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- Bitcoin’s price rose to an all-time high of just above $52,600 on Wednesday afternoon.
- Interest from big firms like Tesla, BNY Mellon, and Mastercard has powered the latest rally.
- But bitcoin still divides opinion sharply, with economist Nouriel Roubini calling it a ‘bubble.’
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The price of bitcoin held above $51,000 on Thursday morning after touching a record high of over $52,600 on Wednesday.
Bitcoin’s meteoric rise from under $4,000 as recently as March 2020 means the world’s biggest cryptocurrency is a whisker away from a market capitalization of $1 trillion.
The bitcoin price (BTC) had fallen marginally to $51,527 on the Coinbase exchange over the 24 hours to 7.20am ET on Thursday. That took year-to-date gains to around 75%.
Analysts say the huge amounts of cash that governments and central banks have pumped into economies during the coronavirus crisis has been a key factor in the rally.
Bitcoin advocates also say the cryptocurrency can act as a store of value if the record amounts of stimulus drive up inflation and erode the purchasing power of fiat currencies like the dollar.
Yet the latest jump in the bitcoin price was triggered by Elon Musk’s Tesla, which revealed earlier this month that it bought $1.5 billion of the token in January. BlackRock, BNY Mellon, and Mastercard have also warmed to cryptocurrencies.
Nicholas Pelecanos, head of trading at blockchain company NEM, said: “There are a number of reasons why Bitcoin is soaring, but what stands out most is the trend that Microstrategy started and Tesla popularized: moving institutional balance sheets into Bitcoin to hedge against inflation.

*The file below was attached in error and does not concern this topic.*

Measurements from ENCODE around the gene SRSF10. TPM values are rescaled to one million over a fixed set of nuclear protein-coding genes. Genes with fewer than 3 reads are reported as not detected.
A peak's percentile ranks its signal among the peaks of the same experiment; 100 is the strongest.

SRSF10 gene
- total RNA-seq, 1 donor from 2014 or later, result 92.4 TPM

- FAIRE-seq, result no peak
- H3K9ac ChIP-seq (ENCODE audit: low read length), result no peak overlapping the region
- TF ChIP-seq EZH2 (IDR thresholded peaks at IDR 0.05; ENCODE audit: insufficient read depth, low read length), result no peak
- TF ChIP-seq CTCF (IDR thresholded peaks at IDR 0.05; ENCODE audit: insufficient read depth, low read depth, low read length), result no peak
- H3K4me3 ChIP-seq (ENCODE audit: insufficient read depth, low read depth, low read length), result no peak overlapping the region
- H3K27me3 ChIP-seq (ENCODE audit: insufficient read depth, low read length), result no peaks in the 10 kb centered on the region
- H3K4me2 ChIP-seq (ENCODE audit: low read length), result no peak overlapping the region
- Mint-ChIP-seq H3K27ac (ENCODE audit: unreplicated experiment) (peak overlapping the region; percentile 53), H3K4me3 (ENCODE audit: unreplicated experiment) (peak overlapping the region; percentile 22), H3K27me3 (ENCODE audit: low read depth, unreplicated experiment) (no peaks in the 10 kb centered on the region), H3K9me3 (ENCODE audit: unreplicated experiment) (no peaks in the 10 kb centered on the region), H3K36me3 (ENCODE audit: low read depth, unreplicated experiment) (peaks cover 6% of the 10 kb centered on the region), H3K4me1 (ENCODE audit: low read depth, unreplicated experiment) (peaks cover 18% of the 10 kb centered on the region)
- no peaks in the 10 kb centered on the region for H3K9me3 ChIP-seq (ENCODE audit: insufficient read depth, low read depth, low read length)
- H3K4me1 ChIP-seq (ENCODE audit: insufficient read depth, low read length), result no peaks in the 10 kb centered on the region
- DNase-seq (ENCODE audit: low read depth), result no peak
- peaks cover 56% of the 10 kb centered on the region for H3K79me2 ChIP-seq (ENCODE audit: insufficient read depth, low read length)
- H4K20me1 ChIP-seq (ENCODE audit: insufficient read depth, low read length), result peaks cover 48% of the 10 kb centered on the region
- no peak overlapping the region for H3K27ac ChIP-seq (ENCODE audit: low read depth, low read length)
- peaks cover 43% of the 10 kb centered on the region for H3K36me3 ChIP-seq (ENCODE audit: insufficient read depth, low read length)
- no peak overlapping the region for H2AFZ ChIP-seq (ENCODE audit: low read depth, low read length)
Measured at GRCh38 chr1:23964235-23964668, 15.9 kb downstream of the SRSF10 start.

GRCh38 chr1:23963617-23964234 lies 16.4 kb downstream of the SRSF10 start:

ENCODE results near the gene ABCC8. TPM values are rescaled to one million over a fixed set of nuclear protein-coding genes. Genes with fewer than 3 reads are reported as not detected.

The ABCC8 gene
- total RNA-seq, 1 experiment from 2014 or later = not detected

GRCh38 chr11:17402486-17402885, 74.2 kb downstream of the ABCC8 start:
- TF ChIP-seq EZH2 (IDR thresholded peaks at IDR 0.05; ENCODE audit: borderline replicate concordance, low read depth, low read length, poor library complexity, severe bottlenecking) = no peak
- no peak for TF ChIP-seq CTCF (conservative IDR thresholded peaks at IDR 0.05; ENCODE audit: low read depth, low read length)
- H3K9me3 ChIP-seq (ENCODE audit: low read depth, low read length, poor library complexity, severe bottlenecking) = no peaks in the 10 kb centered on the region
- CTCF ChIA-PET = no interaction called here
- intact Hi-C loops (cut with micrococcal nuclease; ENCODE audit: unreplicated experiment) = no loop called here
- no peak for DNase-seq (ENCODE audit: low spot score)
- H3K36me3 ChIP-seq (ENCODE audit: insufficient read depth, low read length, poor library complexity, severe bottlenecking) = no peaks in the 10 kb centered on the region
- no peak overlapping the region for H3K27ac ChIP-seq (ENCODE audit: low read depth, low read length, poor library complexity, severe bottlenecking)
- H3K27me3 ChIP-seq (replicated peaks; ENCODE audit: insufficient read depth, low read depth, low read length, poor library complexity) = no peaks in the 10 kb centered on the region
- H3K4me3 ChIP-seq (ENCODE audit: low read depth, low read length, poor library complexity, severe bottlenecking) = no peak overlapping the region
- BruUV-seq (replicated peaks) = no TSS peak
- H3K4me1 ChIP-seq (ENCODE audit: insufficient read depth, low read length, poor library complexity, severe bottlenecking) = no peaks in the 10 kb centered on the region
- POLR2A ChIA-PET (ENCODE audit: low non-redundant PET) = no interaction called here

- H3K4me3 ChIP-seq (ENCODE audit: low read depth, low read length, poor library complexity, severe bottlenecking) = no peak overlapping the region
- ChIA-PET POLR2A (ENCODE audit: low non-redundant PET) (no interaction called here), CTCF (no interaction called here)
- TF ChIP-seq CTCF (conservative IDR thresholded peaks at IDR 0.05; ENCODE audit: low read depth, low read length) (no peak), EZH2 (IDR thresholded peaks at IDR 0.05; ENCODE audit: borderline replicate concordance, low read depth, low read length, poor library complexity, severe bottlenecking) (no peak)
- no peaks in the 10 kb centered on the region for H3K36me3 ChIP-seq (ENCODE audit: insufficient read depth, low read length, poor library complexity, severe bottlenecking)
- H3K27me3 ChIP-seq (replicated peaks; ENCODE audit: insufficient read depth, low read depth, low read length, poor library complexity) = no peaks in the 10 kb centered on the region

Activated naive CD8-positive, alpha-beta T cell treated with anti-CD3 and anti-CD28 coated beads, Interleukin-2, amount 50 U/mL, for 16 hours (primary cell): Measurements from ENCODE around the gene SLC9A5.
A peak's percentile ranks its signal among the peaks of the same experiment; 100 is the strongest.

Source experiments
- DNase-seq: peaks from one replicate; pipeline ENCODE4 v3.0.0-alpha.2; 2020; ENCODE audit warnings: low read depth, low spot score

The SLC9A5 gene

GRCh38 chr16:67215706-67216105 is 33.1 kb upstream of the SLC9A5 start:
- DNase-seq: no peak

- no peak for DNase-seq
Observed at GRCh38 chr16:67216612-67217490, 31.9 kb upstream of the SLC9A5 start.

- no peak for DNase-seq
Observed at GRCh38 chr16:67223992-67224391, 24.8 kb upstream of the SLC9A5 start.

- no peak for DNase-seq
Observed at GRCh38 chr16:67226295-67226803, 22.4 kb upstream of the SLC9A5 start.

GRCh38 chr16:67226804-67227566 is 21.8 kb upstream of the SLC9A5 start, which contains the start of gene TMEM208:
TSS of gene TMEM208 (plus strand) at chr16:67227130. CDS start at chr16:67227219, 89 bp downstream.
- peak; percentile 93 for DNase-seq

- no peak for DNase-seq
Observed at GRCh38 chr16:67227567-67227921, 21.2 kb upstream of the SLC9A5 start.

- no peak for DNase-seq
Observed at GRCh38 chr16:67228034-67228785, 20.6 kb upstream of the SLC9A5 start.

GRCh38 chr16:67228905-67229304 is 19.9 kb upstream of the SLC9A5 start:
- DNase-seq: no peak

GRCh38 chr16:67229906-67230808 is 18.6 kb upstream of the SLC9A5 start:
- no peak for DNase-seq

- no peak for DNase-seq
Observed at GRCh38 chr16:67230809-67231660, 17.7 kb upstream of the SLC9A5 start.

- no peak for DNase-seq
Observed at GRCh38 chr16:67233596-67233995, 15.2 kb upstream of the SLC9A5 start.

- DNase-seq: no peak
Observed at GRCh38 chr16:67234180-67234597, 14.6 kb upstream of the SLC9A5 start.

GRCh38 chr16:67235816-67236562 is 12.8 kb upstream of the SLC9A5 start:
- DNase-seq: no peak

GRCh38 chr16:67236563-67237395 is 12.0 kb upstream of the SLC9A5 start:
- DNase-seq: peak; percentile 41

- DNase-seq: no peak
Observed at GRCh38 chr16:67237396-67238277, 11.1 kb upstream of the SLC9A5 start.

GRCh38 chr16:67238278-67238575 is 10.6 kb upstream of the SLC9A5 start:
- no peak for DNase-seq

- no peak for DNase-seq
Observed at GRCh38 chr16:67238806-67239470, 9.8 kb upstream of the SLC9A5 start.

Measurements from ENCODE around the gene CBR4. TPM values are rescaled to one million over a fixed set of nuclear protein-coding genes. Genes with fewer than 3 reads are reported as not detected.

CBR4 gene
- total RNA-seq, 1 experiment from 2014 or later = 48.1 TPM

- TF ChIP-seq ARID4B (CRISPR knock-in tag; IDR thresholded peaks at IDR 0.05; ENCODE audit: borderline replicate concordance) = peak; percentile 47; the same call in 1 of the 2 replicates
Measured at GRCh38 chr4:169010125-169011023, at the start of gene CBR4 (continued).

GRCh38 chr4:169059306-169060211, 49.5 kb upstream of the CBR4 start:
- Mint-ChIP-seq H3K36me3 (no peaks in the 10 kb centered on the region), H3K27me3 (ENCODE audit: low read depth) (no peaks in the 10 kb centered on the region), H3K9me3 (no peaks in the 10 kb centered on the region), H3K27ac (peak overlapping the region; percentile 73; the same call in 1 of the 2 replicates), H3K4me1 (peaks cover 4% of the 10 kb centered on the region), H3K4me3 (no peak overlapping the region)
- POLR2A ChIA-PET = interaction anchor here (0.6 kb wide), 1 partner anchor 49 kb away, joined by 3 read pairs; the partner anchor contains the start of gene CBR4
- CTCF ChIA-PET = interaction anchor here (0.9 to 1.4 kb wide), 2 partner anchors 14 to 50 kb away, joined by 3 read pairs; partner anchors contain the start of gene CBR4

“This is just the start of a trend which could see billions of dollars flow into the crypto space over the course of 2021.”
Bitcoin’s rise to around $52,000 has taken the cryptocurrency’s overall market value to above $950 billion.
Richard Byworth, chief executive of crypto exchange group Diginex, said: “As Bitcoin crossed the $50,000 mark, many investors have their eyes set firmly on the next big milestone – a trillion-dollar market cap.” He said this would come if bitcoin reached around $54,000.
Bitcoin has strongly divided the financial world, however, with many analysts and investors seeing the digital currency as worthless and bound to crash again as it has in the past.
NYU economist Nouriel Roubini on Wednesday told Bloomberg that he thinks bitcoin “is a bubble.”
He said: “Fundamentally, bitcoin is not a currency. It’s not a unit of account, it’s not a scalable means of payment, and it’s not a stable store of value.” He said that “the Flintstones had a better monetary system than bitcoin.”
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